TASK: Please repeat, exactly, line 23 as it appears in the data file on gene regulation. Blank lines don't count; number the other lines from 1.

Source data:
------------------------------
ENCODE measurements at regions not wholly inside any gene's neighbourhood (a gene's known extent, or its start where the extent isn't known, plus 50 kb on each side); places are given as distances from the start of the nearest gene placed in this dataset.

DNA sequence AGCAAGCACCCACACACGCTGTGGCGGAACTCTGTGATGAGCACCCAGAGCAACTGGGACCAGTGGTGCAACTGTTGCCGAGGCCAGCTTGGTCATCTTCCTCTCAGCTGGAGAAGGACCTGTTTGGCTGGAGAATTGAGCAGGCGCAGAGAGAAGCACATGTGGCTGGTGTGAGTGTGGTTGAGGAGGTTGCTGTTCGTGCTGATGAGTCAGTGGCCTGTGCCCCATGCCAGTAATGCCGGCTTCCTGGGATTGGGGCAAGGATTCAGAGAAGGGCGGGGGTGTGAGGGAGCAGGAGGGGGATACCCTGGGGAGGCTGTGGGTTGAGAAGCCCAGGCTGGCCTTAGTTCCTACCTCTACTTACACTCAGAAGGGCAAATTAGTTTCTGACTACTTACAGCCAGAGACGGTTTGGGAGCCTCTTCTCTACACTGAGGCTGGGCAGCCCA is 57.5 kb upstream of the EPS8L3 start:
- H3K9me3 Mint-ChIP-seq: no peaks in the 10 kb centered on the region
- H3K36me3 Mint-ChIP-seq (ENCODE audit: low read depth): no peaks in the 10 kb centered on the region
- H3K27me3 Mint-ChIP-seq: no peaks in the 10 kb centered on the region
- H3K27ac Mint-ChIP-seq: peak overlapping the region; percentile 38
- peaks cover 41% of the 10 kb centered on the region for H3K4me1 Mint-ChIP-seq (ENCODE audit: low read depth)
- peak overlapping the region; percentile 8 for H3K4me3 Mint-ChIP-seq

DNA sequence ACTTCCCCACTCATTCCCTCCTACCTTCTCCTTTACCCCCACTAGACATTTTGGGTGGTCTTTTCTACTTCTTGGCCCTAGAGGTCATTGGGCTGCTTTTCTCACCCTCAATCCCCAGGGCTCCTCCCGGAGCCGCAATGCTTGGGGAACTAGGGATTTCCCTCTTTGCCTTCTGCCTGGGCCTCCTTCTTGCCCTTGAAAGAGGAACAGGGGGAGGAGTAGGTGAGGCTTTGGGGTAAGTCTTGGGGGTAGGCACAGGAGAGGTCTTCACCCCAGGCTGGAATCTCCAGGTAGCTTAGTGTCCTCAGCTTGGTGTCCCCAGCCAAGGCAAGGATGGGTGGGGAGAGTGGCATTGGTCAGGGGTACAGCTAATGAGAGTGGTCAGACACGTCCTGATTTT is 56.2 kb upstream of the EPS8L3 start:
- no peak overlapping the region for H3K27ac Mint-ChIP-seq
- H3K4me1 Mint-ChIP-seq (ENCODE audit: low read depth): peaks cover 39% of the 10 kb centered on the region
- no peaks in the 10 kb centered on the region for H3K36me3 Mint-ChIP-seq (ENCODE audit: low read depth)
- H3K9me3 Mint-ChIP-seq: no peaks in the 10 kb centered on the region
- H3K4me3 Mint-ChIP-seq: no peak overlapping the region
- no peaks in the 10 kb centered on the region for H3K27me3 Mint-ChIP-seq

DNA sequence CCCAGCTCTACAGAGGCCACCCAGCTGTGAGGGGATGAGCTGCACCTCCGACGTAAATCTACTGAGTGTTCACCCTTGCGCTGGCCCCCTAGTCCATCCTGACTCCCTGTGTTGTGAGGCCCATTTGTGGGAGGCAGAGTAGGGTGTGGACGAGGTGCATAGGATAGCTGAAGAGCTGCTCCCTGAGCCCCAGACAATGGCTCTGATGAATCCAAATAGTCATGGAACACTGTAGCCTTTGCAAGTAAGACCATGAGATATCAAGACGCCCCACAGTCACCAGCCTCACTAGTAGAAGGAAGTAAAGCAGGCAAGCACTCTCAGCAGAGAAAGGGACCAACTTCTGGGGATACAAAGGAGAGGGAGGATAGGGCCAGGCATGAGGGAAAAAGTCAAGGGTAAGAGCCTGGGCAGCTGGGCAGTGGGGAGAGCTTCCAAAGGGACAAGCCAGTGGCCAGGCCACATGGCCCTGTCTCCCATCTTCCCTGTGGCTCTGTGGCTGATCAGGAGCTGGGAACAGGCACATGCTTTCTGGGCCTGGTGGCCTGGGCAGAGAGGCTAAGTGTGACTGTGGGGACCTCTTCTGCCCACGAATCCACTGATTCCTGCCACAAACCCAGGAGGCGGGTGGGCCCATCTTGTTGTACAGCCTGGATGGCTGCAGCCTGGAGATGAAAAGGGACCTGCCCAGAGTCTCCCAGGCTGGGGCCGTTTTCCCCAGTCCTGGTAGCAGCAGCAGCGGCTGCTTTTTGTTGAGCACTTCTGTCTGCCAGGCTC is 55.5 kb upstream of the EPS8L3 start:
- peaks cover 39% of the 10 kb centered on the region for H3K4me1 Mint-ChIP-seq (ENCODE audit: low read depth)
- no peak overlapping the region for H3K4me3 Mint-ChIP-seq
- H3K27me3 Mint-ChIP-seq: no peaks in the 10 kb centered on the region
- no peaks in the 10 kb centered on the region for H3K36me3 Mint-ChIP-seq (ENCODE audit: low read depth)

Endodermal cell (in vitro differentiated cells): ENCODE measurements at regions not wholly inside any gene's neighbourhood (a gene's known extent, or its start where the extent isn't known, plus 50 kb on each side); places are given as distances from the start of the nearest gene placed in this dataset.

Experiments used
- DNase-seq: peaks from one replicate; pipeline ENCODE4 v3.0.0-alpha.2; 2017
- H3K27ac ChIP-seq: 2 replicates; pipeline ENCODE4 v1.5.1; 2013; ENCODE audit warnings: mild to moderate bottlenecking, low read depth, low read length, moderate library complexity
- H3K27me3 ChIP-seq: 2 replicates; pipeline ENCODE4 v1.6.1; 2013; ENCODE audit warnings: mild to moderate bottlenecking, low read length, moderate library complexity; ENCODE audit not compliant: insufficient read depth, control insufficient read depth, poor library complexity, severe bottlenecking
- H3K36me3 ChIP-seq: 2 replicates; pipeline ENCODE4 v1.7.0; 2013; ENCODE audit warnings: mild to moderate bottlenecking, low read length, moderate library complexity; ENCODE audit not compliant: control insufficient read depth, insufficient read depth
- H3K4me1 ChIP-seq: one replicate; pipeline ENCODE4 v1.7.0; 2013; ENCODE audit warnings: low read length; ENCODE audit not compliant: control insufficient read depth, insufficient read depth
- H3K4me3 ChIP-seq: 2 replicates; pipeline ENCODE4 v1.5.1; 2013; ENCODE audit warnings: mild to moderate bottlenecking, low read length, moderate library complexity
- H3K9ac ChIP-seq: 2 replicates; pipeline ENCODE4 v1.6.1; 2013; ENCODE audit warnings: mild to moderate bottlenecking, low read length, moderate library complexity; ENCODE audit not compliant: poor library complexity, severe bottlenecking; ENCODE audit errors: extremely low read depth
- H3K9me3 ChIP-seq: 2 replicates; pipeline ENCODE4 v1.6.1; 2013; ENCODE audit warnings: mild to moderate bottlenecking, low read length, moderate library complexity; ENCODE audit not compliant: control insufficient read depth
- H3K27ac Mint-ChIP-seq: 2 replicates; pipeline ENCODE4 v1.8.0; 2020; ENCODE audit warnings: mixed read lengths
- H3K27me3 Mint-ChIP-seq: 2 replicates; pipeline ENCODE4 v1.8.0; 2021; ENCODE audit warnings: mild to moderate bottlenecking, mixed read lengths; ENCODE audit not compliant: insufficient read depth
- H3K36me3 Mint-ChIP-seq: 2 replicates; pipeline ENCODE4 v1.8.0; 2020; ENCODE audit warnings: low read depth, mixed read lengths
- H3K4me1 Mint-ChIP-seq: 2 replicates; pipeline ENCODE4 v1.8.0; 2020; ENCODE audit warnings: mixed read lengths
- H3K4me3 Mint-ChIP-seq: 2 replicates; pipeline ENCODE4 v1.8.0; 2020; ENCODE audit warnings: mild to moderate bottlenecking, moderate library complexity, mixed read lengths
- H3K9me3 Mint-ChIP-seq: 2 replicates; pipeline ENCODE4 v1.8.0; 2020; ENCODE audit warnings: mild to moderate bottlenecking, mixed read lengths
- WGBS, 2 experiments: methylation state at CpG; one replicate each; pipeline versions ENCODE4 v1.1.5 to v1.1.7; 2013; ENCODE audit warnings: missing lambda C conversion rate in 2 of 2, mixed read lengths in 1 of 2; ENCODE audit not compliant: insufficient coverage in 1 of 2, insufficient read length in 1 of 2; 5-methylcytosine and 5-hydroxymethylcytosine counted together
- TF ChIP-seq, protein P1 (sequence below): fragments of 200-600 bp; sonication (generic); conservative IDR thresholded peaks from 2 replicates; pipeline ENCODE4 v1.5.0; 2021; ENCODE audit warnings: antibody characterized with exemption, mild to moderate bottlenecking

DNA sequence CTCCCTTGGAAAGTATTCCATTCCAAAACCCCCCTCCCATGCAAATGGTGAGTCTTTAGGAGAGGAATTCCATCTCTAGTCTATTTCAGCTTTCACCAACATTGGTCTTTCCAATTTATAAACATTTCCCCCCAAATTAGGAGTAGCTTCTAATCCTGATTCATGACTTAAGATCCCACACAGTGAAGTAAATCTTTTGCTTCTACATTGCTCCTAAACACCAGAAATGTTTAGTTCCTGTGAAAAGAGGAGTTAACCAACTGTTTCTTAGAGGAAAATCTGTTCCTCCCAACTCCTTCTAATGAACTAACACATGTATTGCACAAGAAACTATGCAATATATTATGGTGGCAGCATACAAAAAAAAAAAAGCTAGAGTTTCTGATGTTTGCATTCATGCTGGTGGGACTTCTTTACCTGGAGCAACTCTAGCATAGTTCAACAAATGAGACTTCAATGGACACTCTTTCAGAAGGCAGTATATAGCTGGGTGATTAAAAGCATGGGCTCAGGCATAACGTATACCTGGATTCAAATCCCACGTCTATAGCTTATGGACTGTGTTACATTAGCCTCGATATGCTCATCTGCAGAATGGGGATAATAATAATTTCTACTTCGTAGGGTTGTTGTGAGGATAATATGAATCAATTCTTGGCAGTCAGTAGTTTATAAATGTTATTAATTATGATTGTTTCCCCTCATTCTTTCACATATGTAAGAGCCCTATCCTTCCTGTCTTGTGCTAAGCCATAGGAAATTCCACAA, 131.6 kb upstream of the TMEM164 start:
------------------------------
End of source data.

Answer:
- DNase-seq: peaks from one replicate; pipeline ENCODE4 v3.0.0-alpha.2; 2017